Atopic eczema is a dry, itchy inflammation of the skin. It can affect any part of the skin, including the face, but the areas most commonly affected are the bends of the elbows, around the knees, and around the wrists and neck. These are known as 'flexural' areas.
It affects both sexes equally and usually starts in the first weeks or months of life. It is most common in children, affecting at least 10% of infants, although it can carry on into adult life or come back in the teenage or early adult years.
Atopic eczema tends to run in families. If one or both parents suffer from eczema, asthma, or hay fever, it is more likely that their children will suffer from them too. In addition, there is a tendency for these conditions to run true to type within each family. In other words, in some families most of the affected members will have eczema, in others, asthma or hay fever will predominate.
This is still not fully understood. Atopy runs in families and is part of one's genetic make-up. Atopic people have an overactive immune system and their skin easily becomes inflamed (red and sore). Their skin 'barrier' does not work well, so that their skin may become dry and prone to infection.
Atopic eczema is not infectious.
• Many external factors can make eczema worse. These include heat, dust, and contact with irritants such as soap or detergents.
• Being unwell - for example having a cold can make eczema flare up.
• Infections with bacteria or viruses can make eczema worse. Bacterial infections make the skin yellow, crusty and inflamed, and may need treatment with antibiotics. A viral infection with the herpes simplex virus can cause a painful flare of eczema, and may need treatment with antiviral tablets.
• Dryness of the skin.
• Perhaps stress.
The main symptom is itch. Scratching in response to this may be responsible for many of the changes seen on the skin. Itching can be bad enough to interfere with sleep.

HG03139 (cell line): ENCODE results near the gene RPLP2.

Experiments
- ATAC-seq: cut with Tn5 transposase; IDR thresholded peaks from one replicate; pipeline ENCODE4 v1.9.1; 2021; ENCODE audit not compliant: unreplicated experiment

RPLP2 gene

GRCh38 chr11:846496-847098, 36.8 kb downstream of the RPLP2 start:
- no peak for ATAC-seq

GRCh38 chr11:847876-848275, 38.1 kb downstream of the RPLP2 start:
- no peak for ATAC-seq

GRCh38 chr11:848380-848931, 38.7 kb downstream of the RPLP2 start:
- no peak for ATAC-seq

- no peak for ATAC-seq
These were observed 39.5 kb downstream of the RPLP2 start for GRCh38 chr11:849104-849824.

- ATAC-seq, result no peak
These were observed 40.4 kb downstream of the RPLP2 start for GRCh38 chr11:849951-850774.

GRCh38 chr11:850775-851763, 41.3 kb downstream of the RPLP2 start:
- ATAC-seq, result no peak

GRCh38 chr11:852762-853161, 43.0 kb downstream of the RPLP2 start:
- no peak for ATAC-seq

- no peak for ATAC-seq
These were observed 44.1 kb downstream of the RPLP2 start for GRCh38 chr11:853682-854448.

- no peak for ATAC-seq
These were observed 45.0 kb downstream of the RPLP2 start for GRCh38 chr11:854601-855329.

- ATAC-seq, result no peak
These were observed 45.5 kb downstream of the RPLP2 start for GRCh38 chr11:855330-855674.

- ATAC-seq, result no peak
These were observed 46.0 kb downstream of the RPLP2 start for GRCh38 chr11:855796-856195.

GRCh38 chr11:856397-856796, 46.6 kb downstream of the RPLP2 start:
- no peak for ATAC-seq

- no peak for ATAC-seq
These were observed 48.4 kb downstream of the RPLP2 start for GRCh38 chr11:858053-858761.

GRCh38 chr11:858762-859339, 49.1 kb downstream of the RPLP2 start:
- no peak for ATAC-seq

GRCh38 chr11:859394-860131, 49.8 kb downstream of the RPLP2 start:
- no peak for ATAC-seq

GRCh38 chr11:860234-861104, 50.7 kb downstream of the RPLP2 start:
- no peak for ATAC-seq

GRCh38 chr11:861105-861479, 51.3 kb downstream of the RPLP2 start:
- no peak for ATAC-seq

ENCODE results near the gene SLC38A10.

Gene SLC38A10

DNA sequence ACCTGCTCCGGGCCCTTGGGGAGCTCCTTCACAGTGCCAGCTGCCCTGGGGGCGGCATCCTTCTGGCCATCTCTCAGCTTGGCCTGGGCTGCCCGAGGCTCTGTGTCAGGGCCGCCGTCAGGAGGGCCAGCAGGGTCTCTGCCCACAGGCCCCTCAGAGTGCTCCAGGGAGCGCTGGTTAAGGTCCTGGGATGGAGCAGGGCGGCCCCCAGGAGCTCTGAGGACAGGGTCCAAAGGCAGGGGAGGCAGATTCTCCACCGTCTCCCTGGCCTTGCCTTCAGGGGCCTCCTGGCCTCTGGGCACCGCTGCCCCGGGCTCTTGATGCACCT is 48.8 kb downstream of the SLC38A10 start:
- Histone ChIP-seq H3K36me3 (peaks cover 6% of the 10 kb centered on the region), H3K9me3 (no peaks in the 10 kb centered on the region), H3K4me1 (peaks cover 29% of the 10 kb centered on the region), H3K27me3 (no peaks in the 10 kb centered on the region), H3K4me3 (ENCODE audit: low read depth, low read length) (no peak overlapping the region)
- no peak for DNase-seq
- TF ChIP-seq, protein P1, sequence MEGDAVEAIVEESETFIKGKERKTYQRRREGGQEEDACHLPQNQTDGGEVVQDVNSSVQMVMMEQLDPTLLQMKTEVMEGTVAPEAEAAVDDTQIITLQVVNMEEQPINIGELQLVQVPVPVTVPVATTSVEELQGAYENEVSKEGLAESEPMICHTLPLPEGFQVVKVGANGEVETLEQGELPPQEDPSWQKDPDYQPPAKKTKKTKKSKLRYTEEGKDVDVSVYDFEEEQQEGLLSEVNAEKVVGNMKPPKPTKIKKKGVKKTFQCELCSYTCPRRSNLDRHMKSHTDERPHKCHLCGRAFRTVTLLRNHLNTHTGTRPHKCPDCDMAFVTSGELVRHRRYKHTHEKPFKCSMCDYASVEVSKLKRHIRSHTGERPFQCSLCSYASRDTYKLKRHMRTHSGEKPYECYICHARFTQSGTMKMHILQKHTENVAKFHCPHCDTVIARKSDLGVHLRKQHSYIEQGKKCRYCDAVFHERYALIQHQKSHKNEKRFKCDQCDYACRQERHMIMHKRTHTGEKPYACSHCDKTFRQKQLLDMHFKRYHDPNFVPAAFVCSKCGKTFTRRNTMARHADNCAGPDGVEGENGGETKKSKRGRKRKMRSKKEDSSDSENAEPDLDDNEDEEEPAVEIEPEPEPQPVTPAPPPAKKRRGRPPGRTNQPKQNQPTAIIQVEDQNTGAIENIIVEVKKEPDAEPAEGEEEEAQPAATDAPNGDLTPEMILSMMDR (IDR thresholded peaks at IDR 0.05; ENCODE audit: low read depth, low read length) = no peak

It is usually easy for health care professionals, such as health visitors, practice nurses and general practitioners, to make the diagnosis when they look at the skin. However, sometimes the pattern of eczema patches in older children and adults is different, and the help of a hospital specialist may be needed.
Blood tests and skin tests are usually not necessary. Occasionally the skin may need to be swabbed (by rubbing a sterile cotton bud on it) to check for bacterial or viral infections.
Atopic eczema cannot be cured, but there are many ways of controlling it. Most children with atopic eczema improve as they get older — 75% clear by their teens. However, many of those who have had eczema continue to have dry skin and need to avoid irritants such as soaps or bubble baths.
Eczema may persist in adults it but should be controllable with the right treatment.
You will need the advice of a health care professional on the best treatment for eczema and how long this should continue. The treatments used most often are moisturisers, and topical steroid creams or ointments.
Moisturisers (emollients) should be applied every day to stop your skin becoming dry. Many are available, and it is important that you choose one you like to use.
Topical steroid creams or ointments will settle the redness and itching of your eczema when it is active. They come in different strengths (potencies), and your doctor will advise you which type needs to be used where, and for how long.
Topical steroids should be used in combination with moisturisers in a skin care regime
Source : British Association of Dermatologists
More info on ECZEMA here.